The Culture Of The Philippines
Recently, I described some of what I had learned about the traditions of the Philippines. Then I asked readers to tell me about their experiences here in the Philippines. I was surprised to see some where offended by what I had said. Instead of telling me what they had done, they attempted to invalidate what I had learned.
Since I’m the outsider here, the new kid on the street so to speak, I listen and then go validate what I’ve learned. Talking to Filipino that grew up in one area, they are just as shocked that another Filipino had a different experience.
What I’ve come to learn is that traditions in the Philippines vary vastly from location to location. That shouldn’t come as a surprise. The Philippines have been here and has been civilized for a long time. There are many Islands here and for thousands of years, it has been hard to get from Island to Island. Probably quite dangerous. There still is some danger in inter-island travel. Usually accomplished mostly by boat and a price that is significant for many Filipino.
Most people I’ve talked to have not traveled a lot from Island to Island on a regular basis so most of the people are still some what separated by the limitations imposed by water. There are at least 12 major languages that make up the archipelago of the Philippines. That too will limit communication and lead to different understandings. Mostly what we know about each other is based on thought, which I can’t think without using a word.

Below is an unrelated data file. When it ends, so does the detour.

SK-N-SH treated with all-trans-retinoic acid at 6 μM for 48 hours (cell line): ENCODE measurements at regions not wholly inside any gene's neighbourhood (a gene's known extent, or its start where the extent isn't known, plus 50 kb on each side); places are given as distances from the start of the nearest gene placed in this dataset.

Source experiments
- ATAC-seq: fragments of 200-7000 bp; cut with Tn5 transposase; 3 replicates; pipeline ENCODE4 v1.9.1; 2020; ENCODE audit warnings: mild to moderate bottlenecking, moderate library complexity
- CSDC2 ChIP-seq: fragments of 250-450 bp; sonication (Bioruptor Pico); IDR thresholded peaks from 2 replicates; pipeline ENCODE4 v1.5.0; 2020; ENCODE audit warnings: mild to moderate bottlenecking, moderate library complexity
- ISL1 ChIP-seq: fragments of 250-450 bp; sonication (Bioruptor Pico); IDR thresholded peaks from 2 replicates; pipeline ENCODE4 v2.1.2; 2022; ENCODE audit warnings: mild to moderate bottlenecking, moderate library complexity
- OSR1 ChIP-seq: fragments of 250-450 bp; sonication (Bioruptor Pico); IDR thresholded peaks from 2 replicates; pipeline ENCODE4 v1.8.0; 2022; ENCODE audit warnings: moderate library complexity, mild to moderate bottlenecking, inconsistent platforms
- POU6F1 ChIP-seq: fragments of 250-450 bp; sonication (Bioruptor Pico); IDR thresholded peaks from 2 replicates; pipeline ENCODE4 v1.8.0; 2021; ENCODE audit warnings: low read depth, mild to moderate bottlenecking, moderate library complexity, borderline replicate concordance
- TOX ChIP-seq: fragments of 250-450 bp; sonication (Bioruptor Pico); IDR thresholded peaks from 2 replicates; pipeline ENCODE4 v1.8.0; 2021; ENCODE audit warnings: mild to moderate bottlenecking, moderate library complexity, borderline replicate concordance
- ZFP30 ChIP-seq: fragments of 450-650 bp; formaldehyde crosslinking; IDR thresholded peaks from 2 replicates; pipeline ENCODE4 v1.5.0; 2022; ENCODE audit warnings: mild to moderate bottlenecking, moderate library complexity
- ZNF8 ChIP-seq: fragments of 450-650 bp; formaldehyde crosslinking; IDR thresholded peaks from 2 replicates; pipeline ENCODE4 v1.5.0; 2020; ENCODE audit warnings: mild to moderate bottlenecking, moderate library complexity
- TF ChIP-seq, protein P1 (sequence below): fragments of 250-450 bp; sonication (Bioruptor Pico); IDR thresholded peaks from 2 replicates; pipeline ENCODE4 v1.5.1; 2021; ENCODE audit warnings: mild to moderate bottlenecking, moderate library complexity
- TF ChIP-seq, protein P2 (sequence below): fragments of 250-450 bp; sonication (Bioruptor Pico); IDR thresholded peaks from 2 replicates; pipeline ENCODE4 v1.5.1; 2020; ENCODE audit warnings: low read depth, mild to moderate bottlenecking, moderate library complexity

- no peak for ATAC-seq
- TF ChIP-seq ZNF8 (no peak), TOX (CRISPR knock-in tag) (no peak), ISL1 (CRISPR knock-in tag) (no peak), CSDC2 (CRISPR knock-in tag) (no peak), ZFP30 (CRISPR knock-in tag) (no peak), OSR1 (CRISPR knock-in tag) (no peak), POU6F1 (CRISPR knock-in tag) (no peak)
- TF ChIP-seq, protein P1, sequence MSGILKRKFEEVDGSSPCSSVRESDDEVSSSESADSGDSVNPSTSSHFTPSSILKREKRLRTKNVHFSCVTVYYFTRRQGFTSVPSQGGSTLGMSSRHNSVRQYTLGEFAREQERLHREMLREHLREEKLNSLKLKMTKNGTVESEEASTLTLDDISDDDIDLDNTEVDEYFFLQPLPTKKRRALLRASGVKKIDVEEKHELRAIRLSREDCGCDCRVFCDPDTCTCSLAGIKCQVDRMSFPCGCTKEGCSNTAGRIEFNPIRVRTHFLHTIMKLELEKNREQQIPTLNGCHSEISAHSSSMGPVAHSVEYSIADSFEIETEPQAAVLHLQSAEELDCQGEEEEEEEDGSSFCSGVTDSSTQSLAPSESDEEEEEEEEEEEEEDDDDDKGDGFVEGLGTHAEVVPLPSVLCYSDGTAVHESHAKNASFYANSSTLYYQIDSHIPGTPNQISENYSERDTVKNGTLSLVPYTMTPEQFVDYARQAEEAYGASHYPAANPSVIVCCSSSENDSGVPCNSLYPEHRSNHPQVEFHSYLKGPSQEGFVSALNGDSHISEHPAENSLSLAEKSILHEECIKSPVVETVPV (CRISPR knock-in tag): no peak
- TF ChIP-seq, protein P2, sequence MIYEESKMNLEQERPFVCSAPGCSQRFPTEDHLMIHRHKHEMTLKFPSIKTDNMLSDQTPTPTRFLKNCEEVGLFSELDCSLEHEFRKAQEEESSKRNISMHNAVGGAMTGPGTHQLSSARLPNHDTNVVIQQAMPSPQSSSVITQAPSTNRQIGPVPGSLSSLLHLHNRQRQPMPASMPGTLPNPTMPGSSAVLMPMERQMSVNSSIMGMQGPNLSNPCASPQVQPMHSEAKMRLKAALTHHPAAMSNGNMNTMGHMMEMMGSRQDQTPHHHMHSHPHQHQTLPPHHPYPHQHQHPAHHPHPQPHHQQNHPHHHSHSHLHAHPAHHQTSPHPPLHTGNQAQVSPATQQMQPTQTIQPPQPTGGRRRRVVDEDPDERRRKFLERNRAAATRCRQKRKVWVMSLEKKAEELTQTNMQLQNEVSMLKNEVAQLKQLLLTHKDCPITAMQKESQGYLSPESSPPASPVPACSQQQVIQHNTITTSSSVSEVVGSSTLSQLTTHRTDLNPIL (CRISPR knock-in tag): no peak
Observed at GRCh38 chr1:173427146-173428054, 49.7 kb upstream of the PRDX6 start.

So the ground work is there for these major differences in tradition and culture. My suggestion here is that when someone tells you the Philippines is a certain way, one should not apply that to the entire country. It may or it may apply to a certain area. The same behavior on another Island could be completely unacceptable to another Filipino.
I’m in a new country. I’m not a citizen. It is not my culture. I feel it is my obligation to adapt to this new lands way of doing things. Watch National Geographic and you’ll see things that are taboo to you and me but to that culture are a normal way of life. A way they find impossible to contemplate giving up. Perhaps we should keep that in mind when we judge any culture, especially Philippine culture.
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